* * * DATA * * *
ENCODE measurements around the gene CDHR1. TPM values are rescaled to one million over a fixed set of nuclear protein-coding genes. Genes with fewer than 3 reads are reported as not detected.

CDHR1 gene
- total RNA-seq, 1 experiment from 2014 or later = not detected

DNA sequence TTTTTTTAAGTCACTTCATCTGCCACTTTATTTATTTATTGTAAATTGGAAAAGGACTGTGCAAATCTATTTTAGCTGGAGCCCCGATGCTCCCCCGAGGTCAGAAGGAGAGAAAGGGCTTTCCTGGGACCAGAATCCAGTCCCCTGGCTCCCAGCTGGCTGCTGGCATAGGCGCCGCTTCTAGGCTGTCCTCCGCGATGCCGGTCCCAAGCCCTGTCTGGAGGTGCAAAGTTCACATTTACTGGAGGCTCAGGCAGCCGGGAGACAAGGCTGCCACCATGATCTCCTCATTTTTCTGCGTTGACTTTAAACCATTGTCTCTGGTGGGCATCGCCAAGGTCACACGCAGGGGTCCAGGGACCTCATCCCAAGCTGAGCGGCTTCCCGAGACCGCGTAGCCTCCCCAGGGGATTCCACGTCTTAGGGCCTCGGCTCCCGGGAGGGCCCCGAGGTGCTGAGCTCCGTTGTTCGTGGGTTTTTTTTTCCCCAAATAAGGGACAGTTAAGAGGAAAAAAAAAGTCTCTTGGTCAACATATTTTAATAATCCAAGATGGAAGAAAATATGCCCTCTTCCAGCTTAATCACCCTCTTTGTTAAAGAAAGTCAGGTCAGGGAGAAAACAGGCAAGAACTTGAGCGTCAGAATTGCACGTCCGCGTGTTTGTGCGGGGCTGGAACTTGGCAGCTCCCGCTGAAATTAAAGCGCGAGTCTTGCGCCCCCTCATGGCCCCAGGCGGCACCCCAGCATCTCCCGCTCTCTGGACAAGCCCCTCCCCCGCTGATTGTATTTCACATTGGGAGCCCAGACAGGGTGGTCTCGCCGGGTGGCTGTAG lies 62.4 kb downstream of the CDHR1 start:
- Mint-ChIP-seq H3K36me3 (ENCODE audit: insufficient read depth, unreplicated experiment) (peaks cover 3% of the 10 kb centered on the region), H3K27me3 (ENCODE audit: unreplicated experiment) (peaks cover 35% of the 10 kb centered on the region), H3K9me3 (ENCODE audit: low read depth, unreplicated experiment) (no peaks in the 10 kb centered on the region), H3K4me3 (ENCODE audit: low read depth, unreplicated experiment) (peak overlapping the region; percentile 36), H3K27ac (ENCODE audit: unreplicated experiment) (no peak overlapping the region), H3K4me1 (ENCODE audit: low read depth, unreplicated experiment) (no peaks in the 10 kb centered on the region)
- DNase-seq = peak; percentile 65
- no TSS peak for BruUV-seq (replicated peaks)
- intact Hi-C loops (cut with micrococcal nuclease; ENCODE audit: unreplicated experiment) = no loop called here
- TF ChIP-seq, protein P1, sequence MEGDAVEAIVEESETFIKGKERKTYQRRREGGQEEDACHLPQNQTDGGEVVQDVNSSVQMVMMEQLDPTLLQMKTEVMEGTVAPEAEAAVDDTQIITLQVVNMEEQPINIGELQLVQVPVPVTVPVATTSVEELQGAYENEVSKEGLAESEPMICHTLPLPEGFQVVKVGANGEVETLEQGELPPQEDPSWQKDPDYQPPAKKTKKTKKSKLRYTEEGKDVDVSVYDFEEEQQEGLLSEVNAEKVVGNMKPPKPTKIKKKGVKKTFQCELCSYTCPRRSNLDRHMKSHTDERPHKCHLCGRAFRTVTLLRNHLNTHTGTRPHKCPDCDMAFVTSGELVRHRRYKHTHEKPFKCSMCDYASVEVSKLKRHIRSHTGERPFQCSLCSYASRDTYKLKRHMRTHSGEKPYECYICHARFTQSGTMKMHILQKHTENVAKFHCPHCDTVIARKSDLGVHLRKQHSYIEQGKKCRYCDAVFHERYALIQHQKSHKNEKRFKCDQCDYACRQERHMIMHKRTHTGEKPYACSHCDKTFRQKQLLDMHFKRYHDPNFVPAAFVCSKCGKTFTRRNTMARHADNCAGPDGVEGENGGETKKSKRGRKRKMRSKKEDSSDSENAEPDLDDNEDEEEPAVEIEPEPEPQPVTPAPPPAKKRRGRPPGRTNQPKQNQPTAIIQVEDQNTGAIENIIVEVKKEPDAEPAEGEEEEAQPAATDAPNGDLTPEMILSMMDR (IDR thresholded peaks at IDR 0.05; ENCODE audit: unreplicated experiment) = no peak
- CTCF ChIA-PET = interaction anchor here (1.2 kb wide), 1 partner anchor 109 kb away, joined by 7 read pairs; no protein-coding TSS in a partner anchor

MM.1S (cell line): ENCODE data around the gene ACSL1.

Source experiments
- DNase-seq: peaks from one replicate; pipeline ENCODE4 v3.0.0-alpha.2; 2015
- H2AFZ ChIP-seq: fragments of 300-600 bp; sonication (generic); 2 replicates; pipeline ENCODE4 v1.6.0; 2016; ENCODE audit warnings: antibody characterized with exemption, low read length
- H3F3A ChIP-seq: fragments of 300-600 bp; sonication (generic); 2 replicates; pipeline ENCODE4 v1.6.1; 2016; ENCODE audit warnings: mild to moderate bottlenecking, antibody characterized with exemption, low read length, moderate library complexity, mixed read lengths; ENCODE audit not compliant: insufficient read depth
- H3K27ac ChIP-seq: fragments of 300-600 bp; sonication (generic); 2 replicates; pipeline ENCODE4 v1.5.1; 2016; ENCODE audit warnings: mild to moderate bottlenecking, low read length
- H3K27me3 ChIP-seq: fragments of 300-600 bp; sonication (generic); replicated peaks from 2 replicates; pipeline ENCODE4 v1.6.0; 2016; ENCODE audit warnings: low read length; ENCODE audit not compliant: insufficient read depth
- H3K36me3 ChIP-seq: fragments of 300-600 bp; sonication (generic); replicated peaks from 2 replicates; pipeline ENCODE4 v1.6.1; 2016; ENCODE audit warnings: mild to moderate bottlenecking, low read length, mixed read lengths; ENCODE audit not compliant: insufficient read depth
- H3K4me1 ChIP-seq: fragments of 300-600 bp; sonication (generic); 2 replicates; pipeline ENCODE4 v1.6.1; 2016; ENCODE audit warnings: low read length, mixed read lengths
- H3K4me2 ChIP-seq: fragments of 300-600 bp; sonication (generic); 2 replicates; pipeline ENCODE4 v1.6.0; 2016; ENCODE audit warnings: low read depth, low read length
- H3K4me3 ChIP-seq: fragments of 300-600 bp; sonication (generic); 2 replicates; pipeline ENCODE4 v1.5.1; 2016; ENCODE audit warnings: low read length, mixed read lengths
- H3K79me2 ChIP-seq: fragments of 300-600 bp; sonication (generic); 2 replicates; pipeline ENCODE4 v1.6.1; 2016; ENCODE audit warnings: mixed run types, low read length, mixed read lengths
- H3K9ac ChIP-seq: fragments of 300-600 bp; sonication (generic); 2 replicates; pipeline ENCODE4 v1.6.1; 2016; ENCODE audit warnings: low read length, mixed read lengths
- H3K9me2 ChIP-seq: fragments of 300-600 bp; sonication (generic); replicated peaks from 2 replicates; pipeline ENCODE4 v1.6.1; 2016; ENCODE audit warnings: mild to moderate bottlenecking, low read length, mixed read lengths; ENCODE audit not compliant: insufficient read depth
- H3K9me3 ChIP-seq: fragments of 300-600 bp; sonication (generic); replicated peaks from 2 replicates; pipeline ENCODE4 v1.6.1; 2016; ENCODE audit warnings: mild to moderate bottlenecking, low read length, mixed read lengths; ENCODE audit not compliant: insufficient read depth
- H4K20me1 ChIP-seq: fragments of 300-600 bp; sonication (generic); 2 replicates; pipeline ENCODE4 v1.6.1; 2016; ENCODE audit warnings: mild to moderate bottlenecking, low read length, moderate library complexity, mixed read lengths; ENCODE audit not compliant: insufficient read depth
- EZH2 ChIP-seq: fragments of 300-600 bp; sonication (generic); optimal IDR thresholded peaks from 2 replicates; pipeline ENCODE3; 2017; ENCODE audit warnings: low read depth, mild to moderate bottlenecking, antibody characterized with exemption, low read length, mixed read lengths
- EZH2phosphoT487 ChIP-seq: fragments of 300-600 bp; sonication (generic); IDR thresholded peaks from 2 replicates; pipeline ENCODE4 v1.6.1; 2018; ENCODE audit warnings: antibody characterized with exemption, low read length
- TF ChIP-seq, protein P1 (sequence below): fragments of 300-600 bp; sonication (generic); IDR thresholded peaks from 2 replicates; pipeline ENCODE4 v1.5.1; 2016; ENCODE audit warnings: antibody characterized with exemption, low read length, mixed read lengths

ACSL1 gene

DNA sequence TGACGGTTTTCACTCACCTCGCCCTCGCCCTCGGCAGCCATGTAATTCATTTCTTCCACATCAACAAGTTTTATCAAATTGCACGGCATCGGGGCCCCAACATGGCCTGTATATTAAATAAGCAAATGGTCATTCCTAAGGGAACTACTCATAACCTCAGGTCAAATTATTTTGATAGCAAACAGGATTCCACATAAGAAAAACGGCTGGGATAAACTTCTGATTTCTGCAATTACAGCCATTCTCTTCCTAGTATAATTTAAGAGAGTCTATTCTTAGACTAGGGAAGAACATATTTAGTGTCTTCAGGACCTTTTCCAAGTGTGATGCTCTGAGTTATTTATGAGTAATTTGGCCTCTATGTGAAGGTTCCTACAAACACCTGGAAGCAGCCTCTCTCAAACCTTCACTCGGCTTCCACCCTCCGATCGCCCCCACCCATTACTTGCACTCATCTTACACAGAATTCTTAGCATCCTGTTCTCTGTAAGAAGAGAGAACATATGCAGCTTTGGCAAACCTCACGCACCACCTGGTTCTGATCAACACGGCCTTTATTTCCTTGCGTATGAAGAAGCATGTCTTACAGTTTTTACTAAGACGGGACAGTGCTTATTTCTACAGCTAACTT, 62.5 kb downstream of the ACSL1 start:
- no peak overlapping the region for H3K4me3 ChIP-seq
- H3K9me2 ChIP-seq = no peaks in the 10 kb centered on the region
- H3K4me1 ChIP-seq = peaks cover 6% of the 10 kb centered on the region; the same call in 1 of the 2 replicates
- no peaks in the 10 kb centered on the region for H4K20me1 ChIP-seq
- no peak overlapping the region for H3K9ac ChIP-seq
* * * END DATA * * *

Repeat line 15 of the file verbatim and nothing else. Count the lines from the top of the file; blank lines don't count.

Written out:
- H3F3A ChIP-seq: fragments of 300-600 bp; sonication (generic); 2 replicates; pipeline ENCODE4 v1.6.1; 2016; ENCODE audit warnings: mild to moderate bottlenecking, antibody characterized with exemption, low read length, moderate library complexity, mixed read lengths; ENCODE audit not compliant: insufficient read depth